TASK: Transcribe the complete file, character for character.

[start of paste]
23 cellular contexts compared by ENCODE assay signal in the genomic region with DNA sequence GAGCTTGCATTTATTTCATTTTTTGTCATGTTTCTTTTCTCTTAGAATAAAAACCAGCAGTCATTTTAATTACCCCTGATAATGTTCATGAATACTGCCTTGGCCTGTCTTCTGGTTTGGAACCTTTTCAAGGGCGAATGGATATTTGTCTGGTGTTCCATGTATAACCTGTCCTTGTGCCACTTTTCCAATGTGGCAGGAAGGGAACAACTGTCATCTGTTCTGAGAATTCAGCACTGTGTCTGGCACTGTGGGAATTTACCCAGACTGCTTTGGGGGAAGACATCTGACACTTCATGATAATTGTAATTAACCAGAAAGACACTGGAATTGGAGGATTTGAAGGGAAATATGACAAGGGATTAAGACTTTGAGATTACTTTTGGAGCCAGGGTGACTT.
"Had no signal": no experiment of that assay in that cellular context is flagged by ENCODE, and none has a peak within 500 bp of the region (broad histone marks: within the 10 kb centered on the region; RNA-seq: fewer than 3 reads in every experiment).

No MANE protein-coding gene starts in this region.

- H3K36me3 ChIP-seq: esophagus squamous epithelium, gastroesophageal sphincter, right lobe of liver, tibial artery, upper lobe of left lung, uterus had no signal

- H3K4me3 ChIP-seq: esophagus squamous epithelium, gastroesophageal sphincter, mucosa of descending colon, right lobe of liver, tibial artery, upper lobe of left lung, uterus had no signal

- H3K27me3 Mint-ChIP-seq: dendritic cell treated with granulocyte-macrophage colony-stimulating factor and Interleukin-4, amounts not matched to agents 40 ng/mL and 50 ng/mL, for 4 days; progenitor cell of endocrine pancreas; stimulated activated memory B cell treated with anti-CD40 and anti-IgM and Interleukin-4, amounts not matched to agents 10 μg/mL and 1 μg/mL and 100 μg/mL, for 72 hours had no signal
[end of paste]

23 cellular contexts compared by ENCODE assay signal in the genomic region with DNA sequence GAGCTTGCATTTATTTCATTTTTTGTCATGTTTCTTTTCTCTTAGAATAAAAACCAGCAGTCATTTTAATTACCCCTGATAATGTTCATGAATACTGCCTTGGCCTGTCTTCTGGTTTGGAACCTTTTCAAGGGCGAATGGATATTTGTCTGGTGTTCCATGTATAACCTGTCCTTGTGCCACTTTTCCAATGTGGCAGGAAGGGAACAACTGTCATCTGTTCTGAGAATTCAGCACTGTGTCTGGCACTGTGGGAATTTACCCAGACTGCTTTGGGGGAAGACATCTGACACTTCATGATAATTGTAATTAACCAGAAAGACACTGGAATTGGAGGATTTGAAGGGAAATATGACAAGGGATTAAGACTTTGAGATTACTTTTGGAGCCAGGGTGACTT.
"Had no signal": no experiment of that assay in that cellular context is flagged by ENCODE, and none has a peak within 500 bp of the region (broad histone marks: within the 10 kb centered on the region; RNA-seq: fewer than 3 reads in every experiment).

No MANE protein-coding gene starts in this region.

- H3K36me3 ChIP-seq: esophagus squamous epithelium, gastroesophageal sphincter, right lobe of liver, tibial artery, upper lobe of left lung, uterus had no signal

- H3K4me3 ChIP-seq: esophagus squamous epithelium, gastroesophageal sphincter, mucosa of descending colon, right lobe of liver, tibial artery, upper lobe of left lung, uterus had no signal

- H3K27me3 Mint-ChIP-seq: dendritic cell treated with granulocyte-macrophage colony-stimulating factor and Interleukin-4, amounts not matched to agents 40 ng/mL and 50 ng/mL, for 4 days; progenitor cell of endocrine pancreas; stimulated activated memory B cell treated with anti-CD40 and anti-IgM and Interleukin-4, amounts not matched to agents 10 μg/mL and 1 μg/mL and 100 μg/mL, for 72 hours had no signal